Until 1928, Schlemmer developed his course ‘the human being’. Here, he organised his teaching programme into three sections: formal, biological and philosophical. His teaching focused on practical assignments that ranged from the conceptual outline to exact blueprints and the selection and appropriate handling of materials.
Schlemmer, a versatile artist who was the head of several workshops as a master of form, grappled intently with the theory and didactics of art education. In the workshops, his teaching focused on the students’ active participation in and collaboration on practical assignments that ranged from the conceptual outline to exact blueprints and the selection and appropriate handling of materials. Collective work on large projects formed the core of training in the workshops, including the artistic decoration of the school building in 1923 and the stage productions.
Oskar Schlemmer was a master at the Bauhaus from 1921 to 1929. He was head of the following workshops: wall painting in 1922, metal from 1922 to 1923, wood and stone sculpture from 1922 to 1925 and stage from 1923. His work and his teaching revolved around the human body. He produced the Bauhaus dances, which were performed on the Bauhaus stage and elsewhere from 1926.
Based on the life drawing classes which he gave from 1921, Schlemmer developed his ‘Human being’ course up to 1928. Here, Schlemmer organised his teaching programme into three sections: formal, biological and philosophical. The graphic-formal section dealt with the theories of proportion, the laws of physical mechanics and kinetics and various representation systems and figure types in ancient and modern art. The focus of the biological section was on life drawing and included theoretical lessons on the biological, physiological and anatomical states of the body and its life functions. The philosophical section conveyed an overview of ways of thinking, ranging from antiquity to the modern age in order to elucidate aesthetic, ethical and metaphysical issues.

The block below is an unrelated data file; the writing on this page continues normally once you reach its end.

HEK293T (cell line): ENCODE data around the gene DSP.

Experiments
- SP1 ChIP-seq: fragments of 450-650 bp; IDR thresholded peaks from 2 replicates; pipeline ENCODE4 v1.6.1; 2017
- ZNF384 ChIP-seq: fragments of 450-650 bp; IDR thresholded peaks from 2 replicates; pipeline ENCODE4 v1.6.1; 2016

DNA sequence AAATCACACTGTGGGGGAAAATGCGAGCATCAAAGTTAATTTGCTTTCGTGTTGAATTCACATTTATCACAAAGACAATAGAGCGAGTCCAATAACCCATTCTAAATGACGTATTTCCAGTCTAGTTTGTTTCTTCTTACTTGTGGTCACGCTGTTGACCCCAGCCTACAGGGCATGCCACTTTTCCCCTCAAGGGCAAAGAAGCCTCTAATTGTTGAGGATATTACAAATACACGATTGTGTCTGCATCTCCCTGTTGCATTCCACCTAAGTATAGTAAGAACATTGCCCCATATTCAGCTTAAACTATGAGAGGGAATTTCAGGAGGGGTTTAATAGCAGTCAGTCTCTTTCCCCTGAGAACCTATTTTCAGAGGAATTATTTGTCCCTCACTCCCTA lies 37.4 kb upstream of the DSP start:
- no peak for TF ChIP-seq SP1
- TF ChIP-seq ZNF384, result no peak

From 1926, he organised the so-called Bauhaus dances on the Bauhaus stage in order to systematically explore formal aspects of the stage. These included the Space dance, Flats dance, Gesture dance and Rod dance, the Block Play, the Metal dance, Glass dance, Pole dance and Hoop dance.